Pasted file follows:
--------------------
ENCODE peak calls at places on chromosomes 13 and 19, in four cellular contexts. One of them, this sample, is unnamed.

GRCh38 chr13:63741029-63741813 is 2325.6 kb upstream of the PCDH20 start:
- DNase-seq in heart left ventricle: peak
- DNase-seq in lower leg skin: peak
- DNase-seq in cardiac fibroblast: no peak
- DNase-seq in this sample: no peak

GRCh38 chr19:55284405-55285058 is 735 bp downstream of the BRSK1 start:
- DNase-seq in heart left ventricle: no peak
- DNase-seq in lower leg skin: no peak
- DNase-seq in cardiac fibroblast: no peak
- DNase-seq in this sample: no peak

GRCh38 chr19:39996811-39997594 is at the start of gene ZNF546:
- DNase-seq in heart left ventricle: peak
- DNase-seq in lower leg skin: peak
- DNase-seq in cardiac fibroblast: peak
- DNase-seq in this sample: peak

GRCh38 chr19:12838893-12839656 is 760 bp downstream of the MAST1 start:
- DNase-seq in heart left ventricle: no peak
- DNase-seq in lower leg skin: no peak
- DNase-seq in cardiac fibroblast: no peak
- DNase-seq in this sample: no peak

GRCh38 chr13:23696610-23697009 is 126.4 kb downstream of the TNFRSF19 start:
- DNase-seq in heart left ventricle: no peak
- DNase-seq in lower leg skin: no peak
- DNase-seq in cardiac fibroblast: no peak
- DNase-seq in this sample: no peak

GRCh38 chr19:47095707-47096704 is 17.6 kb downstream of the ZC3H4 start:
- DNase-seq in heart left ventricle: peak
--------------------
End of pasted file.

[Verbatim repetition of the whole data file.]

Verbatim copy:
ENCODE peak calls at places on chromosomes 13 and 19, in four cellular contexts. One of them, this sample, is unnamed.

GRCh38 chr13:63741029-63741813 is 2325.6 kb upstream of the PCDH20 start:
- DNase-seq in heart left ventricle: peak
- DNase-seq in lower leg skin: peak
- DNase-seq in cardiac fibroblast: no peak
- DNase-seq in this sample: no peak

GRCh38 chr19:55284405-55285058 is 735 bp downstream of the BRSK1 start:
- DNase-seq in heart left ventricle: no peak
- DNase-seq in lower leg skin: no peak
- DNase-seq in cardiac fibroblast: no peak
- DNase-seq in this sample: no peak

GRCh38 chr19:39996811-39997594 is at the start of gene ZNF546:
- DNase-seq in heart left ventricle: peak
- DNase-seq in lower leg skin: peak
- DNase-seq in cardiac fibroblast: peak
- DNase-seq in this sample: peak

GRCh38 chr19:12838893-12839656 is 760 bp downstream of the MAST1 start:
- DNase-seq in heart left ventricle: no peak
- DNase-seq in lower leg skin: no peak
- DNase-seq in cardiac fibroblast: no peak
- DNase-seq in this sample: no peak

GRCh38 chr13:23696610-23697009 is 126.4 kb downstream of the TNFRSF19 start:
- DNase-seq in heart left ventricle: no peak
- DNase-seq in lower leg skin: no peak
- DNase-seq in cardiac fibroblast: no peak
- DNase-seq in this sample: no peak

GRCh38 chr19:47095707-47096704 is 17.6 kb downstream of the ZC3H4 start:
- DNase-seq in heart left ventricle: peak